• Anti-Tank. Have you ever had a L-AT hit you while in a fortified position? I bet you got down and took cover. This is a great tool when attacking an enemy fortification. Not only is it highly lethal and can take out bunkers…but it will keep the enemy down while moving up. Like the Grenadier kit, it won’t pin the enemy, but it will do the job.
    • Marksman. Accurate, semi-automatic, long range fire will pin the enemy down. Getting shot in the head isn’t exactly something that you want to happen to you. Do NOT use the Sniper to do this. His ROF isn’t near what it needs to be to suppress the enemy.
    • Standard Issue Rifle. Nearly everybody has these. Officers, medics, riflemen, engineers…while not overwhelming like the above might be, they are necessary to add in to the suppressive fire. If they aren’t, your heavy hitters (SAW, Grenadier, Anti-Tank, and Marksman) will be picked off. Fire superiority should be your thoughts here. Put more lead downrange towards the enemy than they can put at you. Your help will be much appreciated.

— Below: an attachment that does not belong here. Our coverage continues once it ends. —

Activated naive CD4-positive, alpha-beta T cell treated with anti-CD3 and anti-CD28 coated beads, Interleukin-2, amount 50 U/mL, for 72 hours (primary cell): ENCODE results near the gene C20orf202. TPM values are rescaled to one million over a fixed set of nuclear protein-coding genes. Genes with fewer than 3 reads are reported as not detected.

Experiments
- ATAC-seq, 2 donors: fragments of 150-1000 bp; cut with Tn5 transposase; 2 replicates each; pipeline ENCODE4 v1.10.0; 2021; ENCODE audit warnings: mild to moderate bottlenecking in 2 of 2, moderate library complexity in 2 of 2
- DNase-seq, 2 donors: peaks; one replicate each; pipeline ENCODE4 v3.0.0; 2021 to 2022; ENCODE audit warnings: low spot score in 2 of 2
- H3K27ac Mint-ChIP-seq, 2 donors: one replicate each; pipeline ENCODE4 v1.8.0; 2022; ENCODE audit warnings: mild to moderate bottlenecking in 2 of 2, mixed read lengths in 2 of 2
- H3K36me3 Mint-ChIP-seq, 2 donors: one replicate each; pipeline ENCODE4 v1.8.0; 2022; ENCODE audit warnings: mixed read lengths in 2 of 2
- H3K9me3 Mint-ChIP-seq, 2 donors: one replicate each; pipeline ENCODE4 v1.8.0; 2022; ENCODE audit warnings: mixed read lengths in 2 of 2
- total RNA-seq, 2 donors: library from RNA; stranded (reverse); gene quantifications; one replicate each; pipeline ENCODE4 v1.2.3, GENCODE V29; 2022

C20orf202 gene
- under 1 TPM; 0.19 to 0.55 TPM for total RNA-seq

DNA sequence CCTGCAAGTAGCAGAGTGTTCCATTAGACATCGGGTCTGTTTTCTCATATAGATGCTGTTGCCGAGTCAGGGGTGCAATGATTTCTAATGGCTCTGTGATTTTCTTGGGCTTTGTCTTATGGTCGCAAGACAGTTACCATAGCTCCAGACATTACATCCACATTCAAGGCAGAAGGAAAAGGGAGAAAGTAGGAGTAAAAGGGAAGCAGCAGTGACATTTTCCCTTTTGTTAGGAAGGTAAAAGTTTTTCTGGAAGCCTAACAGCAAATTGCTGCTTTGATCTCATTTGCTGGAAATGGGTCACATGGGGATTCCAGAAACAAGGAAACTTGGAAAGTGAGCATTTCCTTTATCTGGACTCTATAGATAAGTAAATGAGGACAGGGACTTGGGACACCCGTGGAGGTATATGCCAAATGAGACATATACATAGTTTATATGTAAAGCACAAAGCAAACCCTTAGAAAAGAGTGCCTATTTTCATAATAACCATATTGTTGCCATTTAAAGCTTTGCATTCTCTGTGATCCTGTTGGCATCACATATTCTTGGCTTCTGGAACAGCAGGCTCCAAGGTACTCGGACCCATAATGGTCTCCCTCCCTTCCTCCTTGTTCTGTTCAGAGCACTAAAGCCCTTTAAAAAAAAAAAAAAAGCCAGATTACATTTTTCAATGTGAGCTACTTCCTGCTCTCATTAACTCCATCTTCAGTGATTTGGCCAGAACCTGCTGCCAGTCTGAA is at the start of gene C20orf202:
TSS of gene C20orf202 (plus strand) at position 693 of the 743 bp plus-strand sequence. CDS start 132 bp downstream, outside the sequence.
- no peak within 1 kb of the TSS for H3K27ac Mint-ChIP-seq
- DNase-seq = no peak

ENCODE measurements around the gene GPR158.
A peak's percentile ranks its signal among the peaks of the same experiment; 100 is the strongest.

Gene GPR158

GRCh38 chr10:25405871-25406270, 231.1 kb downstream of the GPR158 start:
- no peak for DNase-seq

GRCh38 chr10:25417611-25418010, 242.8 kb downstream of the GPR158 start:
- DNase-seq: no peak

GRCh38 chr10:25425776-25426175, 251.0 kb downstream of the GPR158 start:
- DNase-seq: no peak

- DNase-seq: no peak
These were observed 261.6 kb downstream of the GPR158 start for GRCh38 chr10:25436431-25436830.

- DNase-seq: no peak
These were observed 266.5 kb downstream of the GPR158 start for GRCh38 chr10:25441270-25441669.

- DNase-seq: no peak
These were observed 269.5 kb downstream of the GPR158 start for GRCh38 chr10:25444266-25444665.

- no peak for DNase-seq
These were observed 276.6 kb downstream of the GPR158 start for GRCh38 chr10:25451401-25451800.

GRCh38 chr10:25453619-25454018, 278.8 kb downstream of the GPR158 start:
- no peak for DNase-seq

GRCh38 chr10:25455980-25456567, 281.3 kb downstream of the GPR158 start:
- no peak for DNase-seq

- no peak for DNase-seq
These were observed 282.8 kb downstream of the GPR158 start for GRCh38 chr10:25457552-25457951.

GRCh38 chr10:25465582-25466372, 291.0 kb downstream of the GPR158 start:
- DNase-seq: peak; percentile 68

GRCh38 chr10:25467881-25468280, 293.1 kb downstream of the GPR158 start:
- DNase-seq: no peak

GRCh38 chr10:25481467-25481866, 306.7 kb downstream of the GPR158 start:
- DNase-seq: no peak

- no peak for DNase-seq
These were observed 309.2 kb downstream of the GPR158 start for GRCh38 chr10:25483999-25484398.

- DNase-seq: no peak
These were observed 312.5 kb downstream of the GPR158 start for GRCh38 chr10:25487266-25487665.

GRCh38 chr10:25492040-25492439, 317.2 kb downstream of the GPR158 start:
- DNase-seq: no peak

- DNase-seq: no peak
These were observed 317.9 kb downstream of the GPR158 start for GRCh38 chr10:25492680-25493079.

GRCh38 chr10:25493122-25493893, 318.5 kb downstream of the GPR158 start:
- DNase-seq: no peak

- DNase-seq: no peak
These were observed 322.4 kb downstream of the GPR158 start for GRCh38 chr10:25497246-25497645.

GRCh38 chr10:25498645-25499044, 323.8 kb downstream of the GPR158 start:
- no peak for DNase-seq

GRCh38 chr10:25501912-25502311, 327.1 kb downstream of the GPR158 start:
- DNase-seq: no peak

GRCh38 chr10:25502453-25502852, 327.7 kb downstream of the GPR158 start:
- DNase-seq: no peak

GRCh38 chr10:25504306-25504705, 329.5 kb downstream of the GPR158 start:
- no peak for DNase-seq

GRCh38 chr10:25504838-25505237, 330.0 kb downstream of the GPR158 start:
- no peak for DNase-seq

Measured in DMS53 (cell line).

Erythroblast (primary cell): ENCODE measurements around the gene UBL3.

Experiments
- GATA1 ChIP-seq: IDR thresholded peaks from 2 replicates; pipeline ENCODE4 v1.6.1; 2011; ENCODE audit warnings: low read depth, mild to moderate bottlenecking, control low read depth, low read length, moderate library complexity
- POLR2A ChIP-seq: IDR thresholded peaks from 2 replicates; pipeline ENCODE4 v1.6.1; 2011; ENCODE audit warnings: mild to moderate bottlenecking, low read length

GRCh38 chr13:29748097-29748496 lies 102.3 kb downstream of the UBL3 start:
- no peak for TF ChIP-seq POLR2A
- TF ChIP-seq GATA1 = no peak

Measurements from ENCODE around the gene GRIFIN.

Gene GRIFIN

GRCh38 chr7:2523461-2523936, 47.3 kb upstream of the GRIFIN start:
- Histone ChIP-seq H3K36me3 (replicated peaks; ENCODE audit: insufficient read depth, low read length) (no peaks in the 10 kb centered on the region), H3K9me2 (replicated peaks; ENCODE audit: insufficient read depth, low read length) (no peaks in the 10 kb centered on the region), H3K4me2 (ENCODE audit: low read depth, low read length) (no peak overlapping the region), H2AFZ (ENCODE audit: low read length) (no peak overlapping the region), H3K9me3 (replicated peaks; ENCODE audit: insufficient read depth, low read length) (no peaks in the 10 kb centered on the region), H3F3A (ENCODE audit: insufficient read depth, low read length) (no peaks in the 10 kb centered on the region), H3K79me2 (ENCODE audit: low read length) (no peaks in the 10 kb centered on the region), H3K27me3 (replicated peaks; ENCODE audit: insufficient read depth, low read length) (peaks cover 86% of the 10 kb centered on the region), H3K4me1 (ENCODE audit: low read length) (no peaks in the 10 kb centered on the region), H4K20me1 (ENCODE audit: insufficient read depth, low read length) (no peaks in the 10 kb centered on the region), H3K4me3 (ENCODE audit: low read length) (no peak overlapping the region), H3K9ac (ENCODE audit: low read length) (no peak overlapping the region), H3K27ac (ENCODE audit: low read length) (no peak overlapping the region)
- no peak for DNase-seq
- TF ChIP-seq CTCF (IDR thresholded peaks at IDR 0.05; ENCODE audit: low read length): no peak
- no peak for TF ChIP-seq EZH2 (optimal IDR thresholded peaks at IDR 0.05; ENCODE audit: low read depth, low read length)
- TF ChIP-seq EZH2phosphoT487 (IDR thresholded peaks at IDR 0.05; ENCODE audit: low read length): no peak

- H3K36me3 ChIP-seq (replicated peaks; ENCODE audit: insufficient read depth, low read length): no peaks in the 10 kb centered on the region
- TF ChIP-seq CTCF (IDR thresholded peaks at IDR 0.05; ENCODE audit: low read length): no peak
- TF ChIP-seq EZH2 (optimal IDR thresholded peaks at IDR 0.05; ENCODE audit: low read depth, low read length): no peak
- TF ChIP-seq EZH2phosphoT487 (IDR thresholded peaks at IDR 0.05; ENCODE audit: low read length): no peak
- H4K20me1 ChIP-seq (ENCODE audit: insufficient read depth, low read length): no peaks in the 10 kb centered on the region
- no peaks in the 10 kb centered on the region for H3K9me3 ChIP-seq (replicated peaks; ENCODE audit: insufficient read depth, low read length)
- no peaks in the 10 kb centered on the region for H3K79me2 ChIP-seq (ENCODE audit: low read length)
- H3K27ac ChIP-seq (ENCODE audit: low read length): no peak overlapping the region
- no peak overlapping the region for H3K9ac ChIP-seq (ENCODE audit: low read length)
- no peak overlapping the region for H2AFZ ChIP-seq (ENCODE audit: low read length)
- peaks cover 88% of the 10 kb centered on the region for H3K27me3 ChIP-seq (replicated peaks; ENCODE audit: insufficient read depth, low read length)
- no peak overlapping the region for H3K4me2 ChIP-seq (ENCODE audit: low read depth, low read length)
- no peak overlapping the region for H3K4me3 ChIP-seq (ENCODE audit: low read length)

• #2
    Re: Suppressive Fire

    I tried to surpress an apc with m203 smoke (& alot of ammo) the other day, it almost worked, giving some slight cover to my squad under fire.

    Unfortunately I did not use indirect fire (the arc of fire) enough and he moved to engage my position directly and put an end to that!

    If you find yourself in a fair fight, then you have obviously failed to plan properly.


    • #3
      Re: Suppressive Fire

      It is best, when suppressing an enemy squad, to have at least 3 guys (one MUST have either a marksman, SAW, grenadier, or L-AT and plenty of ammo) shooting at the enemy nonstop. If you don't, the suppressive element will get picked off. If you do not have a heavy asset mentioned above (the ones in italics) a good rule of thumb is to have 4 or 5 guys suppress and the remainder keep situational awareness for the squad while another friendly squad does the flanking manuever.